Superstorm Sandy: Eyewitness reports from New York

Hurricane Sandy, making its way to land.
Hurricane Sandy, making its way to land.
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IT WAS supposed to be a dream 50th birthday holiday in New York, but last night Karen Coutts was holed up inside a hotel, hoping that Hurricane Sandy’s brutish strength would not smash the windows.

She was speaking from a suite at The Wellington, on Seventh Avenue, not far from a deserted Times Square, as tiles fell from the hotel roof opposite.

Mrs Coutts, from Bonnyrigg, husband John, 53, and daughters Lindsay, 21, and Natasha, 23, had no idea Sandy was en route to the US east coast until they arrived on Saturday.

“It was the taxi driver who told us,” she said. “He just said Tuesday and Wednesday are going to be really bad.”

Mrs Coutts said yesterday: “People are quite calm . There are still some outside, walking about, which is quite mad.

“We were out earlier for breakfast and it was starting to get quite wet. We would not go back out now.

“But there’s no sirens, no traffic. It’s eerily quiet.”

She added: “We were never set to be evacuated. The only thing the hotel said to us was they were worried that the windows might smash.

“We don’t know how bad it’s going to get,” she said. “Fortunately, we’re in a suite with plenty of space and TVs.”

Even on Sunday, before the storm hit, the shops were closing at 3pm. Mrs Coutts added: “People are joking that even the Starbucks have closed, and they worry when they close, because in the past Starbucks has stayed open through everything.”

On Thursday, she and her husband are due to fly to Milwaukee, while her daughters fly home.

She said: “It’s just one of those things, and it always happens to me. I’m surprised it’s not called Hurricane Karen.”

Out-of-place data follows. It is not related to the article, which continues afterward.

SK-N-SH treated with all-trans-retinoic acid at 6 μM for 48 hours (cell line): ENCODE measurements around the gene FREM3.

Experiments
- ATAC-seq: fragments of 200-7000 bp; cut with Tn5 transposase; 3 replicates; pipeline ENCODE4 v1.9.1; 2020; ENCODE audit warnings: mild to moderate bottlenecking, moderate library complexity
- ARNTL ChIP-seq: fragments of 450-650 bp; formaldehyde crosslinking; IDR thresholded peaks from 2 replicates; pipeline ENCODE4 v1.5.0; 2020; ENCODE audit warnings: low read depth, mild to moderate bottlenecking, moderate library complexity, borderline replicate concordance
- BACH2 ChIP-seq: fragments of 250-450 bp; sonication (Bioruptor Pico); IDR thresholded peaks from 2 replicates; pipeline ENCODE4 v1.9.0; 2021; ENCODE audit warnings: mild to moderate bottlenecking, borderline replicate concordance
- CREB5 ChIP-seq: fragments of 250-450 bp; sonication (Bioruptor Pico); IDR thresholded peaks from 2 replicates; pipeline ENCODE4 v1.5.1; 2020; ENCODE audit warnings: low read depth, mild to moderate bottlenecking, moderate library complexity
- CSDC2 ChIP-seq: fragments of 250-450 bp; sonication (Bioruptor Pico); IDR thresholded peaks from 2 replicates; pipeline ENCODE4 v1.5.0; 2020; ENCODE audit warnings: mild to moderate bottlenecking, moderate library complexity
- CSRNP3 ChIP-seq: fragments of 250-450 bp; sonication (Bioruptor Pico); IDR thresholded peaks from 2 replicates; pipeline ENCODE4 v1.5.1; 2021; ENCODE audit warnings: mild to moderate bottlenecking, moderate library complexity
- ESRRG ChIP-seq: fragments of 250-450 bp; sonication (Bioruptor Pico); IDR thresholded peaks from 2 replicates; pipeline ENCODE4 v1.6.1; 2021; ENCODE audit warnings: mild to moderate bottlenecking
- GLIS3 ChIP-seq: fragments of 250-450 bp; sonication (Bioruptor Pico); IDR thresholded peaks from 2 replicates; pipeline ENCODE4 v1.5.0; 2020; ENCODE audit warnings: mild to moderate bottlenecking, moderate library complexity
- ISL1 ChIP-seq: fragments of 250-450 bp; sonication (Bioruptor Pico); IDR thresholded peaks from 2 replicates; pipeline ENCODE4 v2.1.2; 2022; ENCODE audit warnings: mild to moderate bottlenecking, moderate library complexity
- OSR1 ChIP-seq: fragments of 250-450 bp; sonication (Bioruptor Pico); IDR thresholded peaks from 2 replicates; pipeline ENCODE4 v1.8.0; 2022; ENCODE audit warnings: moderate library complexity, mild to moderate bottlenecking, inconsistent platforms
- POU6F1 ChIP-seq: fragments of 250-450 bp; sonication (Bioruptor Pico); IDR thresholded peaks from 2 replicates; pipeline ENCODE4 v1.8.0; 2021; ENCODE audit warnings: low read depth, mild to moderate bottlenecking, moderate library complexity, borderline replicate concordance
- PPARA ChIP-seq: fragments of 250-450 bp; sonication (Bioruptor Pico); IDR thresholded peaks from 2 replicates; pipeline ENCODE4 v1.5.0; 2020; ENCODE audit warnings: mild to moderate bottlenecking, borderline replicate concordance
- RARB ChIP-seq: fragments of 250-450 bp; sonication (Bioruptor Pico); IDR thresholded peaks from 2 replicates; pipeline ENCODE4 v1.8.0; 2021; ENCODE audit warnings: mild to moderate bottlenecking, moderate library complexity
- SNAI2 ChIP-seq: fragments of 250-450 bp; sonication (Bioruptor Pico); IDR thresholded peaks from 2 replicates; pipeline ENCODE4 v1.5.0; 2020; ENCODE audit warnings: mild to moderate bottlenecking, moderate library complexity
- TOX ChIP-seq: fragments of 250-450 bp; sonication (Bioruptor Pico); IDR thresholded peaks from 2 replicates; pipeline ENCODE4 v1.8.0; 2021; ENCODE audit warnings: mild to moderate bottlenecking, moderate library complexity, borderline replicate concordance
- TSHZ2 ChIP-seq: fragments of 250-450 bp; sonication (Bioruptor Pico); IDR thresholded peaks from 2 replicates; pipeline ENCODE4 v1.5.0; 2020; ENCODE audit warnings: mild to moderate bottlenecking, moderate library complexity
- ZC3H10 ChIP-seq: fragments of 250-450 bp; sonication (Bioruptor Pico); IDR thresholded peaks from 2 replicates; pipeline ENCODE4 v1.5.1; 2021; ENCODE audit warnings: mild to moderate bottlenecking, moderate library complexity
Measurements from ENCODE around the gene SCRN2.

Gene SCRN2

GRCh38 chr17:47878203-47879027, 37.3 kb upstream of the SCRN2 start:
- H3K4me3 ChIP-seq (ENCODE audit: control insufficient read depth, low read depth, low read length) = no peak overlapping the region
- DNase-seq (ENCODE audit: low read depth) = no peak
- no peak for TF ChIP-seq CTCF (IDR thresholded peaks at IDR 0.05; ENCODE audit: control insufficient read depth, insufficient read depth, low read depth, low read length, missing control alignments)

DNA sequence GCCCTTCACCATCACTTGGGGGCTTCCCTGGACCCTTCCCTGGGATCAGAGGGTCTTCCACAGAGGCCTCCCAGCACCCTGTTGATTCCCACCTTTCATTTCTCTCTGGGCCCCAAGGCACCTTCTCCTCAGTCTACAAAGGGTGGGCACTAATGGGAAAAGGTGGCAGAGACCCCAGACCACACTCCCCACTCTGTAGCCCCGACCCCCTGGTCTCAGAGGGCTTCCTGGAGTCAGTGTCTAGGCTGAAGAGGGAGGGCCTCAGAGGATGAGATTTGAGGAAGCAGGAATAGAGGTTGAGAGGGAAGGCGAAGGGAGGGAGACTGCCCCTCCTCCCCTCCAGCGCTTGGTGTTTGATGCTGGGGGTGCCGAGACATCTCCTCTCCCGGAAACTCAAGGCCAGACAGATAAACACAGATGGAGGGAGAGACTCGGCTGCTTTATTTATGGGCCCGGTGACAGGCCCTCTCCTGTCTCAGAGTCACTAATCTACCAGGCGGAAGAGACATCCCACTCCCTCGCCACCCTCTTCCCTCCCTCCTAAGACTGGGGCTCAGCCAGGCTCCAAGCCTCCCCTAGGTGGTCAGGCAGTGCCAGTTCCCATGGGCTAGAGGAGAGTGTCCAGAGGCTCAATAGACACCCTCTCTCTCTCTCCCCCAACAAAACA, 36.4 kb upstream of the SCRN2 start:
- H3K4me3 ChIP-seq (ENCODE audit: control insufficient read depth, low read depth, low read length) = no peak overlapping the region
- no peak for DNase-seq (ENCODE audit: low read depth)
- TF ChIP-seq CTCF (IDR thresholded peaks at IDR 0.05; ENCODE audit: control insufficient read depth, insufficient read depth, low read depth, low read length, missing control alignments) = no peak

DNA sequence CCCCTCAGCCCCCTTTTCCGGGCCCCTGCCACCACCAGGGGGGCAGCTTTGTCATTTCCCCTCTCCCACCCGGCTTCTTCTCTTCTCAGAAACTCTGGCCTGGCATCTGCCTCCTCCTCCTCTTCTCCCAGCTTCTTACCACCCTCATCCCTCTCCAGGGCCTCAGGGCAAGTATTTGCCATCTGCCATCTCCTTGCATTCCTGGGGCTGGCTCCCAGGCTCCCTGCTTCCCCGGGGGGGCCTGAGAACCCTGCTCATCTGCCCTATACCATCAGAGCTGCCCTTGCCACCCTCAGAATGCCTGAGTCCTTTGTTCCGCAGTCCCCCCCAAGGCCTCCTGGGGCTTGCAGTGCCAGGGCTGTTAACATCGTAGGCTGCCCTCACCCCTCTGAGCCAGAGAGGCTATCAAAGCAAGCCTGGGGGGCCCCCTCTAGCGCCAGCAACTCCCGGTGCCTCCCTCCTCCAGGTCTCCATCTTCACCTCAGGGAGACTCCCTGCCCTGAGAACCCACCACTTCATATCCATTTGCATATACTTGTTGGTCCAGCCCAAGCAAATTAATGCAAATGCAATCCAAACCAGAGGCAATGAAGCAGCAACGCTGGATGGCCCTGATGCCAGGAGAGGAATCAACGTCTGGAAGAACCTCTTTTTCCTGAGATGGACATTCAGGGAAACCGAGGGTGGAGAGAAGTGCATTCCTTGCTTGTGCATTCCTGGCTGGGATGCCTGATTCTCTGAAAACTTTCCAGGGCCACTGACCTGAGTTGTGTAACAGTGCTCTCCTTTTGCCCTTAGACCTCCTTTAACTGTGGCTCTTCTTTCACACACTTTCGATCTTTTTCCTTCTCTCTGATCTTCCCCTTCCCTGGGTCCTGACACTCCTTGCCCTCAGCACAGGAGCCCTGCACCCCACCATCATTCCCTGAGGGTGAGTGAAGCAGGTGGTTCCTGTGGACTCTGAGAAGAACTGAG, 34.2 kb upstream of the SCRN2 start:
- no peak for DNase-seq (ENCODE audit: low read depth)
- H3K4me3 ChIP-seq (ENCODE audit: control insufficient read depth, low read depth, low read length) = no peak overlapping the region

Sian Bevan: ‘Honest, Mum, no-one’s panicking. It’s the calm before the storm’

My MUM just rang. She’s been watching the news and is ominously certain that I’m going to get blown away.

Whereas I am weirdly proud that I managed to coincide my trip to New York with a comedy festival, an election and a hurricane, she doesn’t seem to share my enthusiasm.

It’s easy to be reassuring. I’m staying at a youth hostel in Harlem, and at the moment the weather feels like a dreich autumnal day back in Edinburgh – blustery, rainy and cold.

Every­one is glued to the TV in the communal room, but the dram­atic proclamations seem far removed from everything we can see outside.

Even the news reporters are struggling to find any members of the public who are actually worried.

Looking outside my bedroom window (which is, to be fair, thumping around a wee bit), there are still a few people walking about, some local shops are still open and no-one sitting around me is showing signs of panic.

There’s some mild frustration that holiday plans are curtailed by the lack of public transport, but it looks like everyone’s just using the time to catch up on Facebook. I just popped to the shops for a sandwich and out to take some pictures, but it turns out that photos of wind in an urban area just look a bit lonely.

I’ll try again later, as I don’t want to be the first one to crack into concern.

Just don’t tell my mum.

• Sian Bevan is an Edinburgh-based writer and comedian.